The Best Of Your Throwback THON Apparel
THON attire has definitely evolved since the event started in 1973. We’ve seen everything from Coors-sponsored T-shirts to tutus that hit someone every time you turn around over the course of a few decades.
We wanted to get a good look at apparel and accessories past, so we challenged former THON participants to send in their throwback or vintage THON attire. We’re not really sure what years constitute “vintage” in this context, but you know it when you see it:
John McIntyre wore this shirt to THON 1991, back when the back of the shirt said “WORD 2 YA MUTHA.” He also danced in THON 1989.
Brian Damiani sent in this photo from when he participated in THON as a student. He graduated in 1981.
Josh Davis danced in THON in 2001 and graduated the same year. He sent in photos of his dancer long-sleeve and short-sleeve shirts, his THON yo-yo (a THyo-yo, if you will), a Mellon Bank pin, and a coffee mug.
John Sokalsky sent in his shirt from the early 70s when he danced for TKE. He was sponsored by “The Train Station,” a restaurant next to McLanahan’s at the time. He says the shirt still fits.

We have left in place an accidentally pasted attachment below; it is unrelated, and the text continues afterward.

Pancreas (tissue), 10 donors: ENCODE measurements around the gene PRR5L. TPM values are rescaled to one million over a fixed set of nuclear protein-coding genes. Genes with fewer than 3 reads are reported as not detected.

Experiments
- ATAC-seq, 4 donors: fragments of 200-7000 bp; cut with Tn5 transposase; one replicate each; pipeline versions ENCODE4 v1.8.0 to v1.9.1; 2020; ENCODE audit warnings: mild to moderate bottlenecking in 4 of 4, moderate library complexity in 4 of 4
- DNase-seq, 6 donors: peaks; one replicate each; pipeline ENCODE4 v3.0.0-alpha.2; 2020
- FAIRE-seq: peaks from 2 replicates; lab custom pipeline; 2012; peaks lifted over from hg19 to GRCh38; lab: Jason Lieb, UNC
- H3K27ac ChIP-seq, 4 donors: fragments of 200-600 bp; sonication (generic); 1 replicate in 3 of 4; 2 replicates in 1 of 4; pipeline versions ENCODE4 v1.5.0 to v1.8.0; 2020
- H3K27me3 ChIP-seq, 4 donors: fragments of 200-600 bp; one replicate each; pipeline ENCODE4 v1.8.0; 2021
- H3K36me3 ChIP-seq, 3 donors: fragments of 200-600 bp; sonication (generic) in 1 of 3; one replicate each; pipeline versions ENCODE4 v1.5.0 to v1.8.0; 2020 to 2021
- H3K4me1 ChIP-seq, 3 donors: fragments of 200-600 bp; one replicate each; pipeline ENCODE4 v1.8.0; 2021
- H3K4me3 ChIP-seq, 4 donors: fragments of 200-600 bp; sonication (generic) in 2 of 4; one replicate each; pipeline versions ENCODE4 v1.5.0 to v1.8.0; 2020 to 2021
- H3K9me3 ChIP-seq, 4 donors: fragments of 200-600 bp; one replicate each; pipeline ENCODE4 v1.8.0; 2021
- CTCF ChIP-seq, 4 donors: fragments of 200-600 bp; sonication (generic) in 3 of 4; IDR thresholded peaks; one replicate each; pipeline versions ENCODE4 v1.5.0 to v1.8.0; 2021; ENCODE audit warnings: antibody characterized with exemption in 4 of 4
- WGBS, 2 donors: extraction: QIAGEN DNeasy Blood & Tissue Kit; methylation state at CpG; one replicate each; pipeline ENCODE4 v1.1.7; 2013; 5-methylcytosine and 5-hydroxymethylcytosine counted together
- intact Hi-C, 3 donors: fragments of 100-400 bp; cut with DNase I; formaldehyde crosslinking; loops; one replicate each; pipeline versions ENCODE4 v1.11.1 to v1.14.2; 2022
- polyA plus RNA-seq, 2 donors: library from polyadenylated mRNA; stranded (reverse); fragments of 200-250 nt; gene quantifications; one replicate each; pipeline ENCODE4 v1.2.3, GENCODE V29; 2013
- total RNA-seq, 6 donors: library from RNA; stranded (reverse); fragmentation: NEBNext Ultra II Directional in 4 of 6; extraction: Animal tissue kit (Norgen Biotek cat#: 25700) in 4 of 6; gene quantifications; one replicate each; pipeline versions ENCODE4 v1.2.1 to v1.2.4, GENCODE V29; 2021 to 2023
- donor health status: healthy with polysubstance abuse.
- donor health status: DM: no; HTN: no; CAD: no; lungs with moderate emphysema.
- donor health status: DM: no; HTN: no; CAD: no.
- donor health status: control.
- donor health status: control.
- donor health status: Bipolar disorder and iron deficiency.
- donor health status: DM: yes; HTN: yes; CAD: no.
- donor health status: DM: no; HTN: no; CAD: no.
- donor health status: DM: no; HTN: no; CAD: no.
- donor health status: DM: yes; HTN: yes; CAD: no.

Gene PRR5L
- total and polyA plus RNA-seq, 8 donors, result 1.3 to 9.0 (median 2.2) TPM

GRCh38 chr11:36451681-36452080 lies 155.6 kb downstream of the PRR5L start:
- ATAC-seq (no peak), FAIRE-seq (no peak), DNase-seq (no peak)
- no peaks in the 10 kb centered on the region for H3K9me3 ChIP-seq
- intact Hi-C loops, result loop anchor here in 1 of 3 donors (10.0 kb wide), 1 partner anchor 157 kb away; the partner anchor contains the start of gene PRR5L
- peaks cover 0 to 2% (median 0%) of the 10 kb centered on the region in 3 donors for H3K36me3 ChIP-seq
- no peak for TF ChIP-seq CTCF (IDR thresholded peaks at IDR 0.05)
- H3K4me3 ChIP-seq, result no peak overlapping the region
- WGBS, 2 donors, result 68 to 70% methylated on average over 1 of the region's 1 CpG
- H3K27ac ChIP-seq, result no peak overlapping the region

Ron Forrest of the Class of ’88 never danced in THON, but his fraternity Phi Delta Theta participated plenty that decade. The shirt he sent in is from THON 1986 when mugs were given out at a pre-THON dinner for dancers. Forrest attended in place of his roommate, who had a mid-term the evening of the dinner. Forrest’s son Joshua is currently OPP committee member.
Now these are some throwbacks. Kelley Lynch sent in photos from THON 1986 and THON 1987 and you can see all types of garb, including a strange yellow and red Penn State jacket…
1995 was a big year Leslie Zarrelli: She danced for Delta Zeta and graduated a few months later.
Your ad blocker is on.
Please choose an option below.
Purchase a Subscription!
About the Author
Democratic presidential candidate Beto O’Rourke rolled his campaign through Happy Valley Tuesday morning, taking in the sights of campus before holding a meet and greet event in the HUB.
The grind of corporate America inspired Rob Lawless to learn the stories of 10,000 people.
Send this to a friend